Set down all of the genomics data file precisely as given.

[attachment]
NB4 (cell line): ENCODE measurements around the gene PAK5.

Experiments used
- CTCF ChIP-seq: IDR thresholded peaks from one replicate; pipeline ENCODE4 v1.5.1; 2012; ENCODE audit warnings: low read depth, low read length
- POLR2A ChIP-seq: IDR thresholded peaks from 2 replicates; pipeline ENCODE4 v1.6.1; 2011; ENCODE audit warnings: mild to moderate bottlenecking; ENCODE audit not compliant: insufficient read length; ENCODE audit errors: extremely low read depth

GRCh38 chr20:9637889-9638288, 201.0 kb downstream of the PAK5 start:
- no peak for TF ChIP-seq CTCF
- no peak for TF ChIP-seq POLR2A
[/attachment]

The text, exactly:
NB4 (cell line): ENCODE measurements around the gene PAK5.

Experiments used
- CTCF ChIP-seq: IDR thresholded peaks from one replicate; pipeline ENCODE4 v1.5.1; 2012; ENCODE audit warnings: low read depth, low read length
- POLR2A ChIP-seq: IDR thresholded peaks from 2 replicates; pipeline ENCODE4 v1.6.1; 2011; ENCODE audit warnings: mild to moderate bottlenecking; ENCODE audit not compliant: insufficient read length; ENCODE audit errors: extremely low read depth

GRCh38 chr20:9637889-9638288, 201.0 kb downstream of the PAK5 start:
- no peak for TF ChIP-seq CTCF
- no peak for TF ChIP-seq POLR2A